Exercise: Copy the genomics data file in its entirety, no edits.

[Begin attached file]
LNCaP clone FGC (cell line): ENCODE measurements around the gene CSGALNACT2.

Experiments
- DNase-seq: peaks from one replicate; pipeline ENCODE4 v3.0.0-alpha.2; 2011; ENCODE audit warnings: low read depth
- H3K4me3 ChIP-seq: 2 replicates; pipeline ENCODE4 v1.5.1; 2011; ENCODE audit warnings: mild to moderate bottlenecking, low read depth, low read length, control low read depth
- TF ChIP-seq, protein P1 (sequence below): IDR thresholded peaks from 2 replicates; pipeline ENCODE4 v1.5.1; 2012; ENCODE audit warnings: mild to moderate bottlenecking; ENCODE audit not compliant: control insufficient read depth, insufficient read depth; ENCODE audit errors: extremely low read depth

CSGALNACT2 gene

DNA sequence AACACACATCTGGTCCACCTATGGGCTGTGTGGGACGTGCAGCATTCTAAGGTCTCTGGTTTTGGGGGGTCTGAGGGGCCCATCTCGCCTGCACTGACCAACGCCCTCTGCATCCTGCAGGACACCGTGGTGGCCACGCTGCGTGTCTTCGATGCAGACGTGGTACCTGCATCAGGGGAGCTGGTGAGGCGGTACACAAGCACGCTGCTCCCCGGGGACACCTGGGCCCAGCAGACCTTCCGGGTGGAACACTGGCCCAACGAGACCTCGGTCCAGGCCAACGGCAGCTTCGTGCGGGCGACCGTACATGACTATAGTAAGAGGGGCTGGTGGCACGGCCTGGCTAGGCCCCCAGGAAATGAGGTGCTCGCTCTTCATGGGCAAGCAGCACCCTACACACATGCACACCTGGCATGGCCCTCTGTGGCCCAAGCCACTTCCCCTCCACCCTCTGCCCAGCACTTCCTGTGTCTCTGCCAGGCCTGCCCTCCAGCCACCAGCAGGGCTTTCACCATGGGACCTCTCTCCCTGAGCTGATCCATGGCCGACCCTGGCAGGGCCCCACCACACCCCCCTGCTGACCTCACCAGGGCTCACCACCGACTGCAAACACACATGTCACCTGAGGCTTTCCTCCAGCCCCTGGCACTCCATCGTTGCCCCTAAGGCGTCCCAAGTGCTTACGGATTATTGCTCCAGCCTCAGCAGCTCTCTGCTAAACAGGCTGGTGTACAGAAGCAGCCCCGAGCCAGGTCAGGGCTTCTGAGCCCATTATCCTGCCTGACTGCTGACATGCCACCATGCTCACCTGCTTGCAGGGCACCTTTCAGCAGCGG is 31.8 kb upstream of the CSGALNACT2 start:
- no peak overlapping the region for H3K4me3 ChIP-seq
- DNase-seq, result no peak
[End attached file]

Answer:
LNCaP clone FGC (cell line): ENCODE measurements around the gene CSGALNACT2.

Experiments
- DNase-seq: peaks from one replicate; pipeline ENCODE4 v3.0.0-alpha.2; 2011; ENCODE audit warnings: low read depth
- H3K4me3 ChIP-seq: 2 replicates; pipeline ENCODE4 v1.5.1; 2011; ENCODE audit warnings: mild to moderate bottlenecking, low read depth, low read length, control low read depth
- TF ChIP-seq, protein P1 (sequence below): IDR thresholded peaks from 2 replicates; pipeline ENCODE4 v1.5.1; 2012; ENCODE audit warnings: mild to moderate bottlenecking; ENCODE audit not compliant: control insufficient read depth, insufficient read depth; ENCODE audit errors: extremely low read depth

CSGALNACT2 gene

DNA sequence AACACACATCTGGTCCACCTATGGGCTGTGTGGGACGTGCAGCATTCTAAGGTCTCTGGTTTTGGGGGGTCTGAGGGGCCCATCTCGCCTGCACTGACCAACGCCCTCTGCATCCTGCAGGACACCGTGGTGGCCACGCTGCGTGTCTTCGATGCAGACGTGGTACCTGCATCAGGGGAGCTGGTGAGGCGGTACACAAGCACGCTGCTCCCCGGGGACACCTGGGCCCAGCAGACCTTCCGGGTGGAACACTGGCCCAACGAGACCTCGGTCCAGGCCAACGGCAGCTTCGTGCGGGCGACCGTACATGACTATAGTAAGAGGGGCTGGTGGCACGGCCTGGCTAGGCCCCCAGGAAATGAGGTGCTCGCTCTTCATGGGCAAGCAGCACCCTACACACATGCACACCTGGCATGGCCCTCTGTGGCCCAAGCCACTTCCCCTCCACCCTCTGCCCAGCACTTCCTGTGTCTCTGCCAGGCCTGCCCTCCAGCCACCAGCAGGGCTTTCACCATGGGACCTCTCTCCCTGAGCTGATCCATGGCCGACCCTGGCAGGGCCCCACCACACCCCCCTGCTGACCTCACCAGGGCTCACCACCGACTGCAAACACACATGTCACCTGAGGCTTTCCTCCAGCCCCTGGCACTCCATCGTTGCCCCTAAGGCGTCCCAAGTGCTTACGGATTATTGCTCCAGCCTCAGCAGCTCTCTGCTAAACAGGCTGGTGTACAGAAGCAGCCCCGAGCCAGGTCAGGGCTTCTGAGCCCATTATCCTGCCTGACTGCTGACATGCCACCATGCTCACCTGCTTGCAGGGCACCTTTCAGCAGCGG is 31.8 kb upstream of the CSGALNACT2 start:
- no peak overlapping the region for H3K4me3 ChIP-seq
- DNase-seq, result no peak